Posts tagged ‘Lynch Syndrome’

Jesus Doesn’t Fix Everything

hope-and-faith-through-cancerI was “officially” diagnosed with Lynch Syndrome last week. At first, it didn’t phase me. But as the days went on and I took time to review the paperwork, it began to really sink in.

The implication of living with a known genetic disorder is enlightening yet heavy. It’s good on one hand – aggressive monitoring for me and preventing disease in family members is a plus.

But it’s also hard – loss of a ‘normal’ doctor-free life and a reminder of a journey paved with loss also knocks at my door.

I’ve taken the past week to let it all sink in. Rather than brushing it to the side as if it’s “no big deal” (my pattern in the past), I’ve really tried to be introspective with my feelings.

Especially my faith.

And then today, a sermon came along and stopped me in my tracks when the preacher said:

Jesus Doesn’t Fix Everything – But He Does Help us Through It.

Come to Me All Who Are Weary

I grew up in a Christian community that like it or not – carries unspoken rules on how we handle trials in our lives. It’s part of the gig – which I would never trade. But, there are a few things I would change.

It’s typical for us to respond to trials thinking if we pray hard enough or have enough faith, Jesus will take away our situation and fix everything. As Christians, we put a smile on our face and say we’re trusting God without really letting ourselves grieve.

Rejoicing, encouragement and joy through trial is certainly part of the journey. God meets us in our despair and provides hope – so I’m not saying this doesn’t happen.

All too often though, Christians spit out quick verses like nicotine patches, hoping they’ll take the deep grief away. But ask any smoker – those patches don’t always work. And sometimes, our loss or sorrow is so deep, we need more than a quick devotion or verse to get us through.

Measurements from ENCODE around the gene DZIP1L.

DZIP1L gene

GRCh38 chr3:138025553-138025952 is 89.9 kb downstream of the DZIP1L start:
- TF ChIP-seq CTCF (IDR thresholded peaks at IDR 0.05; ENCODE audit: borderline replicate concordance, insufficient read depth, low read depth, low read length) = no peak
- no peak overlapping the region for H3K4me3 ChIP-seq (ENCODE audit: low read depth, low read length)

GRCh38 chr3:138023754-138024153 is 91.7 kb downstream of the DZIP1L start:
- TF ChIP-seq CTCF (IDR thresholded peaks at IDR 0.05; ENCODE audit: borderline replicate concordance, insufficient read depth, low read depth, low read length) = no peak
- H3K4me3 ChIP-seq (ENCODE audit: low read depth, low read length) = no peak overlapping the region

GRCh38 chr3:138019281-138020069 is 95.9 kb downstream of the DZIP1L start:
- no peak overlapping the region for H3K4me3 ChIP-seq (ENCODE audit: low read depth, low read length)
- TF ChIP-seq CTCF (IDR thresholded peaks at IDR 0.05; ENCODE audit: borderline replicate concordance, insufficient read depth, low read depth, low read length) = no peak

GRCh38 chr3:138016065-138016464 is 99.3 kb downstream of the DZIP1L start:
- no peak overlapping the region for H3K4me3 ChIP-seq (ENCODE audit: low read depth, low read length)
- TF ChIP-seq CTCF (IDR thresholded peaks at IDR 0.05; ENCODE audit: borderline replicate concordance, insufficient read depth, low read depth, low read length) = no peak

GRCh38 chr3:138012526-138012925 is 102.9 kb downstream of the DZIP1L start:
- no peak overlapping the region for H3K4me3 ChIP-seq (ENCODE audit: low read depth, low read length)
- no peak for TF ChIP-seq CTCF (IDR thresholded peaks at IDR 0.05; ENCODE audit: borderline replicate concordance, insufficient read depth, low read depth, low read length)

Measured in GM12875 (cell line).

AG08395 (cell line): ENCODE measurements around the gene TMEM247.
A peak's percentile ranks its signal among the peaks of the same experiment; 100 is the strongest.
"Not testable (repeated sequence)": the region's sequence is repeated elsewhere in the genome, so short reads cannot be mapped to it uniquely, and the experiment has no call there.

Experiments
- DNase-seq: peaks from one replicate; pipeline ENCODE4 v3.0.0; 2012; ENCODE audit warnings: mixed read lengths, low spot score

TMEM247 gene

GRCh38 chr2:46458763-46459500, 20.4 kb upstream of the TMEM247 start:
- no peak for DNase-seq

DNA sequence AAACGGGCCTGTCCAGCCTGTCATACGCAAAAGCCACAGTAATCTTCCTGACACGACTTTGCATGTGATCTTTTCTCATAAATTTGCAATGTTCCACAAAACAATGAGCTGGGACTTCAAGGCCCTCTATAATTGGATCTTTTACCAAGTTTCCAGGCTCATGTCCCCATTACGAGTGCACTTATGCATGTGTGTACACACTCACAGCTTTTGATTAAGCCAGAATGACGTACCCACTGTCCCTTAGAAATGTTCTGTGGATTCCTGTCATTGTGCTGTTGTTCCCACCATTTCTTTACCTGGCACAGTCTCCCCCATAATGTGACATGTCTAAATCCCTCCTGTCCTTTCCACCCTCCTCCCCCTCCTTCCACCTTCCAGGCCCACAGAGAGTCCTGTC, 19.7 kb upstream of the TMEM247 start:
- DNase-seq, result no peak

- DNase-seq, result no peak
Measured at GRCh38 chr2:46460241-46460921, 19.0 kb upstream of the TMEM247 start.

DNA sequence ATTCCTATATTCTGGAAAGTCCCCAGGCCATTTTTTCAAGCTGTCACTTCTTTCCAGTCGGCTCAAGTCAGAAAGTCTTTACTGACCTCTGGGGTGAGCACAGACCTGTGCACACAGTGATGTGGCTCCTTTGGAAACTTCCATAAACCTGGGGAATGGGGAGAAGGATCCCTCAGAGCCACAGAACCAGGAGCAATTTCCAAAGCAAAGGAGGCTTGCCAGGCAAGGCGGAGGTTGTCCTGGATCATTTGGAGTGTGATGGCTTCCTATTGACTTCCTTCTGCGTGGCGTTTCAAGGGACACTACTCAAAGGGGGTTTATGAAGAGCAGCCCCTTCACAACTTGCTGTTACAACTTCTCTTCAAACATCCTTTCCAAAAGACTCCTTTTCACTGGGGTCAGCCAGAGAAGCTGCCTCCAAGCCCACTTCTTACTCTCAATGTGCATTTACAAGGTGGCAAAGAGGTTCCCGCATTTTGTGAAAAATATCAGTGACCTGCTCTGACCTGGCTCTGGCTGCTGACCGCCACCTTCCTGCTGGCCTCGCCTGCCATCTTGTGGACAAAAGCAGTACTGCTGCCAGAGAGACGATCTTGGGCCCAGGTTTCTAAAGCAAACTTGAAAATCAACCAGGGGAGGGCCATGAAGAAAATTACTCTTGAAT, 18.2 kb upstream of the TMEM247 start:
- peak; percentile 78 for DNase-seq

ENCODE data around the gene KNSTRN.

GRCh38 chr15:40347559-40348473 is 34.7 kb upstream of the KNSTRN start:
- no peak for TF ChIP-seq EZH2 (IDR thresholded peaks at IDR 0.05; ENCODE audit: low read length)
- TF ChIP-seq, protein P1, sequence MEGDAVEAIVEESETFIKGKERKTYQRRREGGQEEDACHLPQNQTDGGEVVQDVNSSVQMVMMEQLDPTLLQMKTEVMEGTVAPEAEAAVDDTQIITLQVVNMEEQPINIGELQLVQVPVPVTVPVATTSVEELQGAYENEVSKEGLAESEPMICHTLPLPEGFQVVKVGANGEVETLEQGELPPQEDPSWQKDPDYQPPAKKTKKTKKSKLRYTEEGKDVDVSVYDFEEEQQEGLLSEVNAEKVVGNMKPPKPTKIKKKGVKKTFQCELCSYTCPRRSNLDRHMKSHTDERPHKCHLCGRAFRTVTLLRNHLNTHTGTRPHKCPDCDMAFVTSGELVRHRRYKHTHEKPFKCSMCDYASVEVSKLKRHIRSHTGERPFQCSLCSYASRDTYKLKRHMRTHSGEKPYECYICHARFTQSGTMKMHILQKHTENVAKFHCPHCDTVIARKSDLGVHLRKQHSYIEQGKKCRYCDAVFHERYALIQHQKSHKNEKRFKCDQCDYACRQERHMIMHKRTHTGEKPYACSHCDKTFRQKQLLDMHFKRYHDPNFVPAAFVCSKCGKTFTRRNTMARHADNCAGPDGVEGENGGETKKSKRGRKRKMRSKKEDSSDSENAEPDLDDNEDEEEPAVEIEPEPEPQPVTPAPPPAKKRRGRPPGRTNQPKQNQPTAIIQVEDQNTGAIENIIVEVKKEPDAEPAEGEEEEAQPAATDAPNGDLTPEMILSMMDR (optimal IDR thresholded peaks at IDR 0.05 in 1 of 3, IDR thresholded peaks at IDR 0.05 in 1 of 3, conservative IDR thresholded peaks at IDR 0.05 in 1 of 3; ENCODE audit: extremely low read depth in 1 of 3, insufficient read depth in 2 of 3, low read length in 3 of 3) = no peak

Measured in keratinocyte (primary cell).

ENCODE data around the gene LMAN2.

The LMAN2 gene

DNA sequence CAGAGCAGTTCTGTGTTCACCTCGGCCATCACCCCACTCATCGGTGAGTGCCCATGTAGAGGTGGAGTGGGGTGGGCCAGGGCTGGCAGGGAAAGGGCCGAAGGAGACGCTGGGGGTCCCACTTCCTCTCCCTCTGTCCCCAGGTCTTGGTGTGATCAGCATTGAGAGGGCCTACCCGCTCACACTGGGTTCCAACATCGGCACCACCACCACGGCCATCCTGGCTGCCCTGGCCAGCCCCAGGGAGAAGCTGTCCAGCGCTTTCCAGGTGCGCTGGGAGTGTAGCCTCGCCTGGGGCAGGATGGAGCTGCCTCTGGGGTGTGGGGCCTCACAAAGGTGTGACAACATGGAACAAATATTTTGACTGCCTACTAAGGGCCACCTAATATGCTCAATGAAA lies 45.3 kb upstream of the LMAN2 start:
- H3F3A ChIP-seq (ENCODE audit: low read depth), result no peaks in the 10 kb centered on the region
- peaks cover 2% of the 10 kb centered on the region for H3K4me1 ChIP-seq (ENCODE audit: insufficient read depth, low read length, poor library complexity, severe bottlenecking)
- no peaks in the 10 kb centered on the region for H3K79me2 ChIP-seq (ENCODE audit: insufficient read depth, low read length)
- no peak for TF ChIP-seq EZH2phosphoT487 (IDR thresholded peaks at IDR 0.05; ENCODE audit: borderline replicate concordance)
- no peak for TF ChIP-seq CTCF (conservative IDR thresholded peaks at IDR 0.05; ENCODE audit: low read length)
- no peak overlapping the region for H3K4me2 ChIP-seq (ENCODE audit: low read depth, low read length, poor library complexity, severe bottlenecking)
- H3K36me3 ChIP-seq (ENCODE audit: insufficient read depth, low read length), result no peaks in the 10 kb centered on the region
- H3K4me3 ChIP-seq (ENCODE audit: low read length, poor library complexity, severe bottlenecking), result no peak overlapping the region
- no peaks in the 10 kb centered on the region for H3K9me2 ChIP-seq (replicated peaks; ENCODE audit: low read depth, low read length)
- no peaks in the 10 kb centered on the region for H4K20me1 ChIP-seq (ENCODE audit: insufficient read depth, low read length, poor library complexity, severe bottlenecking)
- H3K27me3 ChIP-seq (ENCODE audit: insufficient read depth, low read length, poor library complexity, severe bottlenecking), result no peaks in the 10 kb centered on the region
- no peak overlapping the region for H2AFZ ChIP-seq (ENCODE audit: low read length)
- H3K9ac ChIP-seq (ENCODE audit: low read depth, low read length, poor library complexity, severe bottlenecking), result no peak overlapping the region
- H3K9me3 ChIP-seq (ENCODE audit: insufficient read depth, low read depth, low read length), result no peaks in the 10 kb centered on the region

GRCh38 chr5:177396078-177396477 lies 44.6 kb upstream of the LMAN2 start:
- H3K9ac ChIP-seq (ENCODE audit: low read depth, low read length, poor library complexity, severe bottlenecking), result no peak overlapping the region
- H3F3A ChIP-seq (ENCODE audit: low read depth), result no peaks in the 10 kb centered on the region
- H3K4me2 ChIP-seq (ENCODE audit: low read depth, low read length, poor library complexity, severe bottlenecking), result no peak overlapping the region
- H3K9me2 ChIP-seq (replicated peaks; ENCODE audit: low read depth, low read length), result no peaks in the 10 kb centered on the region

Jesus says, “Come who are weary…” not “Come … although you’ve got yourself already pulled together.

Struggling with Faith in the Midst of Trial

Jesus wasn’t immune to grief or sorrow – in fact he was surrounded by it. So while he might not “fix” everything, he does provide what we need to get through it.

A holy perspective on any trial will change everything.

Today, “Terror in Boston” is scrolling across my television screen. I have friends suffering from marriages falling apart, children getting sick, deep depression taking hold, and checkbooks bouncing.

Lots of tears. Lots of cancer. Lots of pain. Lots of fear.

Trial is something we will all deal with at some point.

If you’re looking for hope or guidance on how to get through trials, I suggest taking an hour and listening to the sermon below. There comes a point when reciting verses and plastering on a cheery smile won’t hold you through some of the darkest days.

And hearing that it’s OK – and how to still have faith in the midst of it – was a game changer for me today. I pray that others will also find this extremely encouraging and helpful.

No, Jesus doesn’t fix everything. But, he loves us and will help get us through.

Trial & Jesus
1 Peter 1:3-9
Mark Driscoll – Mars Hill Church
Listen to the audio here: http://marshill.com/media/trial/trial-and-jesus

April 19, 2013 at 10:28 am 3 comments

Hi Ho Hi Ho, Off to Surgery I Go

Well, the big day is almost here once again.

Nope, not getting married. Nope, not expecting another kiddo to arrive.

I’m headed to surgery once again.

Why This Surgery?

Last October when I met with my OBGYN/oncologist, we reviewed my charts and updates over the past several years. As we talked, I explained to her that genetic testing has shown that I more than likely have a variant of Lynch Syndrome. After my second diagnosis with colon cancer at 25, we requested gene testing once again only to realize that many of my genes behave in a way that’s very similar to others with the disease. I don’t have the “traditional form” of Lynch according to tests and my family history (I’m still the only one with young colon cancer diagnosis.) But, between complicated stuff about MLH1 and PMS2 genes – it’s likely that I have some form of Lynch. Thus, the young cases of colon cancer.

Thanks to the testing I know that in the future, my risk for other cancers, namely ovarian and uterine, are also very high… almost likely. So, my doctor didn’t mess around when she realized I had Lynch Syndrome. She knew we’d chosen adoption as our path to kids. So with that, she gave the hard recommendation that I go ahead and have  a total hysterectomy. Even though I’m not even 30 yet. She didn’t push it on me right away, but said to look at my calendar and see if there was a “good” time to have this surgery done. And after several months of thinking about it and weighing the options, I decided to go ahead and do it.

Under The Knife Once Again